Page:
Borderlands is an explosive and brash FPS-RPG franchise that hangs its hat on crude humor and the largest arsenal of weapons in gaming. Despite its reputation for being a bit one-note and too loud for its own good, it’s earned a massive following that continues to engage in the satisfying loot-grind to earn some rare guns and increase the strength of the core cast of vault hunters. Following Borderlands 3’s one year anniversary, we spent an hour chatting with Gearbox Software founder and executive producer Randy Pitchford about the early history of the franchise, the ethics of running an evolving game, and what’s to come with Borderlands 3 with the next-gen consoles on the horizon.
Editor’s Note: This interview had been edited for clarity and readability.
Firstly, given that 2020 is a chaotic year with COVID-19, how have things been at Gearbox Software?
It’s been pretty wild. We were kind of early movers in transitioning to a work from home, to follow that curve. We were one of those handful of folks back in the end of February that said, “Yeah, we’re not going to go to GDC, and we’re not going to E3.” So we shifted early to work from home, and it was a culture shock. We have a really awesome studio space, and we’re all used to working with each other and seeing each other every day, and interacting off of the live vibes of that. That is often what game development is all about. There’s a huge amount that’s collaborative, and it is a team sport.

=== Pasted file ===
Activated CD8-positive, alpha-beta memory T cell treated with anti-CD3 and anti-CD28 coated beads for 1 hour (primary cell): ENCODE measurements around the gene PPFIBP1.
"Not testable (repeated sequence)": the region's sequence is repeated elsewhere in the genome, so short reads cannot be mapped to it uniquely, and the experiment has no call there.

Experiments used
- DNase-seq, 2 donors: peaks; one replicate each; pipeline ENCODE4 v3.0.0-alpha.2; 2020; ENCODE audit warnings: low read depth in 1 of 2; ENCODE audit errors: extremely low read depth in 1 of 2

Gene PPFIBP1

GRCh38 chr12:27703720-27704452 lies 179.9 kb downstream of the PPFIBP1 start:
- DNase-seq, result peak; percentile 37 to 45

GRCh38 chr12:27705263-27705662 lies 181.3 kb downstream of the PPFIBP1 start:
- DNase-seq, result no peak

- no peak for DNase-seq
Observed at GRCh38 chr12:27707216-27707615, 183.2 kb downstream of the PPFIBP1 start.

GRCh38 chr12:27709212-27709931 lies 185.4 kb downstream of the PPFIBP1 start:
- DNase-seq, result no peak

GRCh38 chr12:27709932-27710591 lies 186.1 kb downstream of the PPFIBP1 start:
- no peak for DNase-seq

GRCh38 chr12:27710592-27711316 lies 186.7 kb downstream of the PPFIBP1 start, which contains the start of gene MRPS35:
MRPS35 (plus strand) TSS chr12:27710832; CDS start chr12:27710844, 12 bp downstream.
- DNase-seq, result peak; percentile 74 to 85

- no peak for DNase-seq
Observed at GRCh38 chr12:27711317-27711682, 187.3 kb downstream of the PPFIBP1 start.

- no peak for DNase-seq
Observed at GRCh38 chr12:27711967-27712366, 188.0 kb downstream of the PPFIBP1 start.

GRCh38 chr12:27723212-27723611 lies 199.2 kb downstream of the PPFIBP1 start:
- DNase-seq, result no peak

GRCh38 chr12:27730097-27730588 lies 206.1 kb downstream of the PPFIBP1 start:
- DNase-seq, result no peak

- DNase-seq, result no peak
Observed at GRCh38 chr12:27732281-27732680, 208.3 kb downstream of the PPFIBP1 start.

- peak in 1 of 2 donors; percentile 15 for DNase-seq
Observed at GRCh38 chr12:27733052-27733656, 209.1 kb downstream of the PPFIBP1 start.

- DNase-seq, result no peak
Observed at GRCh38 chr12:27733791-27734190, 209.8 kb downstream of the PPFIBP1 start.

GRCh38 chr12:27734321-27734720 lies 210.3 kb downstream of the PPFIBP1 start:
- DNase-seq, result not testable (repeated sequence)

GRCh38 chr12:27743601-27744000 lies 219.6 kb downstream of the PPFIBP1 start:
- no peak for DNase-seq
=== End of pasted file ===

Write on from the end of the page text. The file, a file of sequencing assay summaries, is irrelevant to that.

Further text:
We did take a hit when we were transitioning [to work from home]. We have some tools that we can use to get a sense of how productivity is going, and we noticed that on average we saw about a
As the pioneer of the so-called “looter-shooter” sub-genre, Gearbox Software’s Borderlands is a brash and in-your-face action-RPG series with an infinite supply of guns and a squad of badass, quirky vault hunters to get to know. After a short hiatus between entries, 2019’s Borderlands 3 was an explosive return for the franchise’s bizarre yet enticing nightmare gallery, filled with big guns, fast vehicles, and tons of pop-culture references. However since the release of 2012’s Borderlands 2, the landscape has changed, with the rise of other looter-shooter games like Destiny 2 and Tom Clancy’s The Division. Because of this, Borderlands 3’s non-subtle and more energetic approach to the loot-grind was simultaneously a nostalgic sight and something of a throwback to the early 2010s shooter.
At launch, Borderlands 3 was a solid return for the series, keeping up with the many tenets of collecting loot, nailing fast kills with your character’s expanded suite of abilities, and a plot that sought to tie up many of the franchise’s long-gestating questions. However, it wasn’t without its criticisms. While the story was a lot more sprawling in comparison to previous games, it didn’t quite land many of its more impactful moments, and its endgame content left people wanting after the story’s completion.
But like its direct predecessor, Borderlands 2, the most recent entry in the series was a game in progress and it has evolved in some significant ways over its first year. Since its September 2019 release, Borderlands 3 has seen a suite of changes and revisions that have not only fleshed out its universe but remade the original endgame loop (known as Mayhem mode), upping the thrills and keeping people invested post-campaign. In many ways, this first year of content for Borderlands 3 has gone a long way in further defining the game’s